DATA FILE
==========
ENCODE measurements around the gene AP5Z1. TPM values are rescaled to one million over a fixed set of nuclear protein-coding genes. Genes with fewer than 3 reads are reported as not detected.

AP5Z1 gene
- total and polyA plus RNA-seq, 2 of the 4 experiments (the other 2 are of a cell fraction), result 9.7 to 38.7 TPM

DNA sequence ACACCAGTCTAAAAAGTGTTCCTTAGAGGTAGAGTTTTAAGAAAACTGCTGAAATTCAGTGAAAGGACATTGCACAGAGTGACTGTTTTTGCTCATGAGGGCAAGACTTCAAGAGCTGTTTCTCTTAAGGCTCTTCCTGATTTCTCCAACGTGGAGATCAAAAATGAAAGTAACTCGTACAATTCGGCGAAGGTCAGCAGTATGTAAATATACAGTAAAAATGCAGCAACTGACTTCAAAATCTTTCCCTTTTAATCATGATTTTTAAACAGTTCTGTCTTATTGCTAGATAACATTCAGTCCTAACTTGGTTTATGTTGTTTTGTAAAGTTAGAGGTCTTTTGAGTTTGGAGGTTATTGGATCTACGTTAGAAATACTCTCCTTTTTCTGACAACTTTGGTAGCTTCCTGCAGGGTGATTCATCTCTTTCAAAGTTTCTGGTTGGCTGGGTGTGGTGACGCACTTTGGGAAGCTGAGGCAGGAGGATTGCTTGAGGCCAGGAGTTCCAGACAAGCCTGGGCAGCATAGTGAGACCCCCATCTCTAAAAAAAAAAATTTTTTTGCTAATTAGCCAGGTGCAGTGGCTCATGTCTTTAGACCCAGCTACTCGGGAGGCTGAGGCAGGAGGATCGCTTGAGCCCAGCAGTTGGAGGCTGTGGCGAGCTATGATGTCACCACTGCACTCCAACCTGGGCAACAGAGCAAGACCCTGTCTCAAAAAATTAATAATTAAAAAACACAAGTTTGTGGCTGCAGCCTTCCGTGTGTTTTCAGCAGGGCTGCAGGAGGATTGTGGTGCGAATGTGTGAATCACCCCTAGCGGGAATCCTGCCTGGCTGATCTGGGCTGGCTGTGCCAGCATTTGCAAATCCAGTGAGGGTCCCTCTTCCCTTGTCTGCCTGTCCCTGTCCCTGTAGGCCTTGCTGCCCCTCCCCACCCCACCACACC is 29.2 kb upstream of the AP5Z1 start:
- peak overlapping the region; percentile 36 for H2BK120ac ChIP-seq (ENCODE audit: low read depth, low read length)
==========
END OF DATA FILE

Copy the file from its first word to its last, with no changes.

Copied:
ENCODE measurements around the gene AP5Z1. TPM values are rescaled to one million over a fixed set of nuclear protein-coding genes. Genes with fewer than 3 reads are reported as not detected.

AP5Z1 gene
- total and polyA plus RNA-seq, 2 of the 4 experiments (the other 2 are of a cell fraction), result 9.7 to 38.7 TPM

DNA sequence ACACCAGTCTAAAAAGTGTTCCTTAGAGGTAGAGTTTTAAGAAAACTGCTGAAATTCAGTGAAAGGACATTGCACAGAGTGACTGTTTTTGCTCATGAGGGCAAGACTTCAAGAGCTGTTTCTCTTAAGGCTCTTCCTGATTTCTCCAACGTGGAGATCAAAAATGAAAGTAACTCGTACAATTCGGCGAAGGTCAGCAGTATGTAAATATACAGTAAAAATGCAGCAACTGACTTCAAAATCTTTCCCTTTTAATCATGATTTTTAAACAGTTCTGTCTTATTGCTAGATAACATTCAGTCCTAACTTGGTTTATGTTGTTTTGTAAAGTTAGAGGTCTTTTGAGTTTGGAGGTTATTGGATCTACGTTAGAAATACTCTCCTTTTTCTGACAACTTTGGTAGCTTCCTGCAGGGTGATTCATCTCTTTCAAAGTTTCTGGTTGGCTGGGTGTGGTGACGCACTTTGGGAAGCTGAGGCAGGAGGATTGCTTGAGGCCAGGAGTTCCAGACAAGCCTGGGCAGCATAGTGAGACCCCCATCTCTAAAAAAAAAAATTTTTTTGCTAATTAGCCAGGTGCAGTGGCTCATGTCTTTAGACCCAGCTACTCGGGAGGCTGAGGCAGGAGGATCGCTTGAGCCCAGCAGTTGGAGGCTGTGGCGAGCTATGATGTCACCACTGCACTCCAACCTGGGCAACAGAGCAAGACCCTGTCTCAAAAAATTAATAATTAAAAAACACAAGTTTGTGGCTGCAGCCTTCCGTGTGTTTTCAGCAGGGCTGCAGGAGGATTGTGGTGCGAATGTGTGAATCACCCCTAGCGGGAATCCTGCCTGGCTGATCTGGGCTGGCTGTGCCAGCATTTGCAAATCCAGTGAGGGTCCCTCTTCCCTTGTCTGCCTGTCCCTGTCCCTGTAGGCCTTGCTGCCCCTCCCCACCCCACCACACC is 29.2 kb upstream of the AP5Z1 start:
- peak overlapping the region; percentile 36 for H2BK120ac ChIP-seq (ENCODE audit: low read depth, low read length)